Tuesday, December 29, 2015

The House of Dreams & Scorpions

It was a cold night in Barichara. but the sun is shinning and we are out early to explore the town. Every single street is lined with perfectly maintained white houses. The smell of fresh bread is coming from a bakery. Kids in school uniforms are everywhere. The men that are sweeping the streets are smiling as they wish us a good day. We walk from one sight to the next and truly enjoy spending our morning here.

Colombian Army Bikes... they had gathered in the main square for some sort of propaganda show.

At a little cafe, overlooking a canyon, we have a coffee and take in the view while vultures circle above.

We both want to spend another day here getting to know the town and its people. But we really have to move on. There is so much to see and we only have a few months to make it to Tierra del Fuego.

In the afternoon we set off for Villa de Leyva. We decide to make some distance by sticking to the main road. In Moniquira however, we opt for a shortcut that is supposed to take us right into Villa de Leyva as it's getting dark. Just as complete darkness fell, the road suddenly turned into a bad dirt road filled with pot holes. Great! The whole not riding at night plan was out the door again. There was nowhere to pull off and camp so we just kept going.

Our sighs of relief are audible as as we ride into town. The relief only lasts a minute, though. The streets of old town Villa de Leyva are composed off massive cobble stones and after the nightly ride on the dirt Azure is done with it. We come to a stop on the main square. It's the biggest square in South America and it is beautifully lit up. Azure has come to a stop in a spot where she cannot put down her side stand due to the cobblestones and grumpily resigns herself to admiring the square from the seat of her bike. She just wants food and a place to camp. I scoot off to take a few photos. And then Fonzy shows up...

Villa de Leyva's Massive Plaza

In no time Fonzy and Azure are chatting away, realizing they had met before at a Horizons Unlimited meeting, and a smile comes back to her face. Fonzy is a photographer and he is doing a tour with Motolombia, a tour company based out of Cali. We have a lot of friends in common and before we know it we are in the square for an hour. We exchange contact information and head off our separate ways.

Azure, although smiling, has still not forgotten about the cobblestones and B lines it out of the old center. Once we hit tarmac she stops and waits for me. An old man comes over and asks if he can help. "Well, we are looking for something to eat and a place to camp". No problemo! Camping is just down the road across from the fire station and you can have dinner here. In no time his wife reopens her restaurant for us and for a few dollars we
have a delicious meal.

The center by day

The next day we plan to get out of town. We are still in love with Barichara and therefore not enjoying this bigger and more touristy city as much. But we do want to visit Casa Terracotta before getting on the road. We have a hard time finding it, even after running into the Motolombia tour group and Fonzy who point us in the right direction. We finally turn onto a dirt road that leads to the casa.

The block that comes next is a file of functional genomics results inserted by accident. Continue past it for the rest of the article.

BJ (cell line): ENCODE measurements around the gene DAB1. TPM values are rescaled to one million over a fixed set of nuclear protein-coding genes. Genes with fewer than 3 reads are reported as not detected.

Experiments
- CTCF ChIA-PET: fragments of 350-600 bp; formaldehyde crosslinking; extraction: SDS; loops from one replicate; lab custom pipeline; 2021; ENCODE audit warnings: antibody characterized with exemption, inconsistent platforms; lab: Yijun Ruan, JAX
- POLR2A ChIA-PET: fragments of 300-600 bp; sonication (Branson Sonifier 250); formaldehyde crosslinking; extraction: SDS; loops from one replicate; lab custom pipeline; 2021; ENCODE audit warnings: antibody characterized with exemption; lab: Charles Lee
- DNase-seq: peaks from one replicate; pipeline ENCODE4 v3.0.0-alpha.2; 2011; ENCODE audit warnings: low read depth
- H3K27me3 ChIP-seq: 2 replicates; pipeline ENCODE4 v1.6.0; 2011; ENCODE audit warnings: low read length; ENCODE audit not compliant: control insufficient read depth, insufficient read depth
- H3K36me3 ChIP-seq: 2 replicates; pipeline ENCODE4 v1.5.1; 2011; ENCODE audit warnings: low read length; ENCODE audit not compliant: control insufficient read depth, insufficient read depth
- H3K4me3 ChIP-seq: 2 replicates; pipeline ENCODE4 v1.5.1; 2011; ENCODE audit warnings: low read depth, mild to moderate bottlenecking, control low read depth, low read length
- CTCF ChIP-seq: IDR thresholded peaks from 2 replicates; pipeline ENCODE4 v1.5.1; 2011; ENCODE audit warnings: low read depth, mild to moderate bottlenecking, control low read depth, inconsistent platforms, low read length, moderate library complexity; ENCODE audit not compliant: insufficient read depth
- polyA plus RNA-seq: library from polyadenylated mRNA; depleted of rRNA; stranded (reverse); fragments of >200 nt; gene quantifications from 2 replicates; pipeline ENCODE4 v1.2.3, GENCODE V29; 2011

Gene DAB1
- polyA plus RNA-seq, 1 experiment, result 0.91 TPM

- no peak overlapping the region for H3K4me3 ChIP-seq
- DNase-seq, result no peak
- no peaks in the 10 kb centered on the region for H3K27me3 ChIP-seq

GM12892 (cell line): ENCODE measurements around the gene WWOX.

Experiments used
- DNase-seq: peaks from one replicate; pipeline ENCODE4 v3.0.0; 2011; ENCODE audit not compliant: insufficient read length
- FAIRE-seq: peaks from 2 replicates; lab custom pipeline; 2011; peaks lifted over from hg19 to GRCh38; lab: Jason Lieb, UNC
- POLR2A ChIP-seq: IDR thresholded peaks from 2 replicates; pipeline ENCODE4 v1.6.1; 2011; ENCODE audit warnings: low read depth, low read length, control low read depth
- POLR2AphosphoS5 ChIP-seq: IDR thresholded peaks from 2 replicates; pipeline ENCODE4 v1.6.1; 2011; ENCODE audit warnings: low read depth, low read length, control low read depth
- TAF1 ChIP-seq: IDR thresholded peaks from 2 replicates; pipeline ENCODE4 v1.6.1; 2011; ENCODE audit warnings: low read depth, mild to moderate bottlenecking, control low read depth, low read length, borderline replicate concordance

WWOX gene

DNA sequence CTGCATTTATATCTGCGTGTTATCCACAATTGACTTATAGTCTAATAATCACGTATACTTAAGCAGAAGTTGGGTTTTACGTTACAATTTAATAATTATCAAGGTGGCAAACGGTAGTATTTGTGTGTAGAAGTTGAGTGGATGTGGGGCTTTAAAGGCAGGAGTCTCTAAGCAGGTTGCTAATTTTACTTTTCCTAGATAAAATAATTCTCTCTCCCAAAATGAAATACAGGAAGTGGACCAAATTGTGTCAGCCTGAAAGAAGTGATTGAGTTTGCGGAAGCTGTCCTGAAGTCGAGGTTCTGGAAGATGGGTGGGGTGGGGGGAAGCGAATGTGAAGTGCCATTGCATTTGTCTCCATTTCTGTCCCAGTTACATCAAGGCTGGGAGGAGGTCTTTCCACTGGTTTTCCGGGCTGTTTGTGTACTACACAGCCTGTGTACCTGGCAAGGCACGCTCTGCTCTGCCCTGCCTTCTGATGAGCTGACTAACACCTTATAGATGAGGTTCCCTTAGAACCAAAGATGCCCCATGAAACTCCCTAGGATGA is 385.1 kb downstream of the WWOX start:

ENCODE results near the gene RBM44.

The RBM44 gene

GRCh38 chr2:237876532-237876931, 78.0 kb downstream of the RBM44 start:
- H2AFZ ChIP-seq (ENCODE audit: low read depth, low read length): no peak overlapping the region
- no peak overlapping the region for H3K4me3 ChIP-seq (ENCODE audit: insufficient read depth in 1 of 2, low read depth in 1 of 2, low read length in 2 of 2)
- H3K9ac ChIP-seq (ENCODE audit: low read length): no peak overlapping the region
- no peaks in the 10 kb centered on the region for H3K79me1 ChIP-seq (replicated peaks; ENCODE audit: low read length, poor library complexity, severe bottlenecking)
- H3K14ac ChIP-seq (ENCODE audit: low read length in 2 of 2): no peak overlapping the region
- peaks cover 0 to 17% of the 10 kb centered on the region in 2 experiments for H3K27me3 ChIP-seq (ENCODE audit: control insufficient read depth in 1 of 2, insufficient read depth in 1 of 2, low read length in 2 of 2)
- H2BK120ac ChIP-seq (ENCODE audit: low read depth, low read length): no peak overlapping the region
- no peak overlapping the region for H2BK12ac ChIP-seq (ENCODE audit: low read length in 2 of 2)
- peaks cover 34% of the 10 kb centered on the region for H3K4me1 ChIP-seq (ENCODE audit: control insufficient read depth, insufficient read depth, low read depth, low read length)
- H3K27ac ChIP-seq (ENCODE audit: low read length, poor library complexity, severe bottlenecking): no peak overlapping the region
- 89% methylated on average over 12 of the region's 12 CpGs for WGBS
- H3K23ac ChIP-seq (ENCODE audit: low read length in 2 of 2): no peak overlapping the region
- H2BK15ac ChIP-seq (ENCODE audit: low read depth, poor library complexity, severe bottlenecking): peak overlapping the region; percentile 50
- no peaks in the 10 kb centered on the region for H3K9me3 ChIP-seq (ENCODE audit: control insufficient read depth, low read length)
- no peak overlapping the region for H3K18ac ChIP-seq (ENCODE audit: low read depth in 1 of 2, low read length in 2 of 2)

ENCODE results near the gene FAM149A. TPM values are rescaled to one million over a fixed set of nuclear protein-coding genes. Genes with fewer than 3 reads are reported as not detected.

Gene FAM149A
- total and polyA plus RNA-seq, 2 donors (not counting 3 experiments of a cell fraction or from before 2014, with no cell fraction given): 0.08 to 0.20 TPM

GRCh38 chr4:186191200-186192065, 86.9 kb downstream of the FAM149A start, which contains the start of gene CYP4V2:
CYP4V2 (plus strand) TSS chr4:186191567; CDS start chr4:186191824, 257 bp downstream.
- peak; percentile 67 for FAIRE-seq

The red house looks like something out of a dream. Azure goes inside while I stay with the bike. We had a little bit of an argument about timing earlier and I make sure to let her know that we need to get out of here soon because we need to make some miles towards Bogota today. She runs inside while I sit and marvel at the house and its surroundings. Dark clouds are rolling in over the mountains. It stresses me out even more. The dark skies and the setting sun, lighting up the terracotta make for a picture perfect moment when a man with a white beard comes over for a chat.

"Where are you from?" "How long have you been traveling for?"

The map on the Zarges case does its job again aiding my broken Spanish in explaining our journey.

"What do you think about the house?"

"It is an amazing piece of art", I tell him.

"Where are you guys going now?"

"We are going to have to find a place to camp".

"Why don't you guys camp right here?" "

Yeah that would be great" I laugh. "No for real. I am the architect and I invite you to camp here. Or stay in the house. Whichever you prefer."

"No way!" Shocked, I struggle to find words.

"Let me show you around", he says.The inside is even more incredible than the outside. When we get to the master bedroom he says; "you can sleep in here" Now I have to pinch myself. I can't believe we are being invited into this masterpiece. The tour ends on the roof where there are countless places to hang out and relax.

When I get back to Azure and tell her we are going to stay in the house tonight she is beside herself with excitement. We talk to Octavio Mendoza for a while and get to understand the thought behind his design. The gardens are very interesting too, complete with herbs and edible flowers. We talk about life and the beautiful world we live in and he leaves us with "We just need more love!"